Apr 202012


Paulina Reveals the Statue of Hermonie in Shakespeare's The Winter's Tale; photo courtesy Mustard Seed Theater, 2012

Following the Sunday Matinee performance of The Winter’s Tale at Mustard Seed Theater, Dr. Randy Rosenberg, who now holds the Sisters of St. Joseph of Carondelet Endowed Chair in Catholic Thought at Fontbonne, led a discussion of Shakespeare’s Catholicism and The Winter’s Tale.

In Shakespeare’s original, the play was set in pre-Christian Sicilia and Bohemia. In this production, the play is set in modern times, and appropriately-enough in the Pacific Northwest. In the original, Shakespeare had contrasted the kings of “urban” Sicilia and “pastoral” Bohemia. This is translated by the director as a contrast between the CEO of an an unnamed Seattle technology company and the Chief of an Alaskan Indian tribe. If Shakespeare for you always means 16th century costumes and settings, you might be put off. But it does work and is a reasonable take on the original. I’m sure there will be more on this in the comments though.

The show runs through Sunday, April 29th , so you have plenty of time to see it. Teens on up should appreciate it. Dr. Rosenberg has very kindly provided his introductory remarks for us, which are below. If you have not seen the play, this doesn’t give too much away so no worries about spoilers. Some of the comments on this post might give a lot away, so if you’re planning to see the show you might want to skip the comments until after. Then come back here and share your thoughts!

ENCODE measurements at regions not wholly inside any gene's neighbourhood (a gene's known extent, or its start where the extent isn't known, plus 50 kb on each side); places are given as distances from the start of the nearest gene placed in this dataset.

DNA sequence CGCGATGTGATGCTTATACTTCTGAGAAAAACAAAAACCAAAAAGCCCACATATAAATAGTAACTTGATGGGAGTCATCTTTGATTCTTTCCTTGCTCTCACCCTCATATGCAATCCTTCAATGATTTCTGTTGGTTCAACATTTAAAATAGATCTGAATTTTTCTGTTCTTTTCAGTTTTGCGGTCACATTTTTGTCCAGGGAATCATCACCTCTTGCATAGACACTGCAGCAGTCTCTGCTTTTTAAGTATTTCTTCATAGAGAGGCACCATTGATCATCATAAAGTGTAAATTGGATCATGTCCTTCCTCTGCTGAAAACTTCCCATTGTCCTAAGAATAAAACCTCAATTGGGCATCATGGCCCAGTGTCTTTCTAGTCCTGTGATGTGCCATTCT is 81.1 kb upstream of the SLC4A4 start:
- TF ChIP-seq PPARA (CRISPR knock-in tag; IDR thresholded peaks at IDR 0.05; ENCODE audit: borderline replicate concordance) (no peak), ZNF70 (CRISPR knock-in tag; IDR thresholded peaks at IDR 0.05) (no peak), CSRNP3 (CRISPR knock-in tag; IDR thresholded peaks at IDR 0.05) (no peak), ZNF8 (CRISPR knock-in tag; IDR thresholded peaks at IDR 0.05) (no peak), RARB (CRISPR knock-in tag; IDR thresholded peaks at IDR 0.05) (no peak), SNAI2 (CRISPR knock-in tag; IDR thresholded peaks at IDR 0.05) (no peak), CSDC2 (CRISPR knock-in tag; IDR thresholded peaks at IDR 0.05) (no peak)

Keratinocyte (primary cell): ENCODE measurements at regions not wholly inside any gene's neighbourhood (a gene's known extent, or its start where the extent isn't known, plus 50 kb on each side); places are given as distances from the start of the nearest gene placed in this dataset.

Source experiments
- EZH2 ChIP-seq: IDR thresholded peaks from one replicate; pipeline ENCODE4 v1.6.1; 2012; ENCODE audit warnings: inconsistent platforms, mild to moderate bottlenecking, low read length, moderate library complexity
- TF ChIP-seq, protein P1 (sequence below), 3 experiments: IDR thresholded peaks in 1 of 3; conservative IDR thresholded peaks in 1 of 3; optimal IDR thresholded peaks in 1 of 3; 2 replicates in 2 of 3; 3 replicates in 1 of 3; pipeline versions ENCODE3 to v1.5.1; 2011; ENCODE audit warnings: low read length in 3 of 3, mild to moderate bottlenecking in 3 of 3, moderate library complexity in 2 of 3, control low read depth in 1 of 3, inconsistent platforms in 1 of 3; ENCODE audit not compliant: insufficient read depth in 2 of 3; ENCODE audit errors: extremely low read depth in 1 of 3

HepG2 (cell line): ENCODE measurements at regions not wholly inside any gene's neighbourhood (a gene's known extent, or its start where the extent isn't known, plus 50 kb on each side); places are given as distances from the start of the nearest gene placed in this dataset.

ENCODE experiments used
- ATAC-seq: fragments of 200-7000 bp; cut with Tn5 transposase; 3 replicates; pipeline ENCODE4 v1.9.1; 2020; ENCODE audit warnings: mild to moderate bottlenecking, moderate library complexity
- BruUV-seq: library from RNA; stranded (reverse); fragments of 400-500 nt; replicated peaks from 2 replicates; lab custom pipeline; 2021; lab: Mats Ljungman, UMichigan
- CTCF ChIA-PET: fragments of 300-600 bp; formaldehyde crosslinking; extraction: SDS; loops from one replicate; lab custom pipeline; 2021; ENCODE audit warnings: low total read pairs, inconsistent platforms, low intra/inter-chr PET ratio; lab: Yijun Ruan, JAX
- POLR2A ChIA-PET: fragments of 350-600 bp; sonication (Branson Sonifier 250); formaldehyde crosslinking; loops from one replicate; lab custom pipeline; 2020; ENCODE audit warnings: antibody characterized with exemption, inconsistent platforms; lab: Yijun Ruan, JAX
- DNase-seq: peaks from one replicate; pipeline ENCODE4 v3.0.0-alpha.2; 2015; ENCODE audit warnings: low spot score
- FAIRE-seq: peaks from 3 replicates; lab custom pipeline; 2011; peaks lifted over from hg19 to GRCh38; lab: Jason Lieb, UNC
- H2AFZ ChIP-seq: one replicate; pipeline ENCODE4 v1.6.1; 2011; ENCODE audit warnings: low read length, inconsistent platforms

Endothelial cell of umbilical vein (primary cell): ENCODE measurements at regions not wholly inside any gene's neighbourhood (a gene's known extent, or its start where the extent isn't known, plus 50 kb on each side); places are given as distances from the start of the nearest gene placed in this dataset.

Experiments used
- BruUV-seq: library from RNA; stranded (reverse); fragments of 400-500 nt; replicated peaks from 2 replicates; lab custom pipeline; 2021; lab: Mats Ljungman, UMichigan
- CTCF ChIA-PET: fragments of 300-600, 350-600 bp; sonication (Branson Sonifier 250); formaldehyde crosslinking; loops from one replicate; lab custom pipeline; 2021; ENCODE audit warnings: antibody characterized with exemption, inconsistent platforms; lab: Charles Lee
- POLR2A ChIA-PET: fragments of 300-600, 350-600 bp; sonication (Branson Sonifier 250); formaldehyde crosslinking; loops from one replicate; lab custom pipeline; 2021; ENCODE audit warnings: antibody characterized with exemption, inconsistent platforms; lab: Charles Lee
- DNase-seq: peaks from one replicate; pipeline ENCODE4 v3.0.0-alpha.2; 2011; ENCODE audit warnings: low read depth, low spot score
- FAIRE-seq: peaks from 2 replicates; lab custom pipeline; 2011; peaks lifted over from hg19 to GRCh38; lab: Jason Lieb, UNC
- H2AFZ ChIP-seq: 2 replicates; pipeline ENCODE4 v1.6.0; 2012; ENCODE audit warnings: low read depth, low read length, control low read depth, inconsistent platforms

The Winter’s Tale: Post-Performance Discussion
Mustard Seed Theater, Fontbonne University
April 15, 2012
Discussion Leader: Dr. Randy Rosenberg

 Thank you to Deanna Jent, Cast, and Staff!

My charge from Deanna is to lead a post-show discussion on “Shakespeare and Catholicism” and more specifically to point out some of the Catholic elements in the play.

As many of you know, scholars have re-visited the question of the religious belief of Shakespeare, and more specifically the Bard’s Catholicism. The claim rests on two kinds of evidence: (1) historical and (2) textual – that is evidence from the plays themselves.

For examples of these two kinds of evidence, see Joseph Pearce’s books, The Quest for Shakespeare: The Bard of Avon and the Church of Rome and Through Shakespeare’s Eyes: Seeing the Catholic Presence in The Plays (the latter book focuses on The Merchant of Venice, Hamlet, and King Lear. See also Clare Asquith’s Shadowplay: The Hidden Beliefs and Coded Politics of William Shakespeare.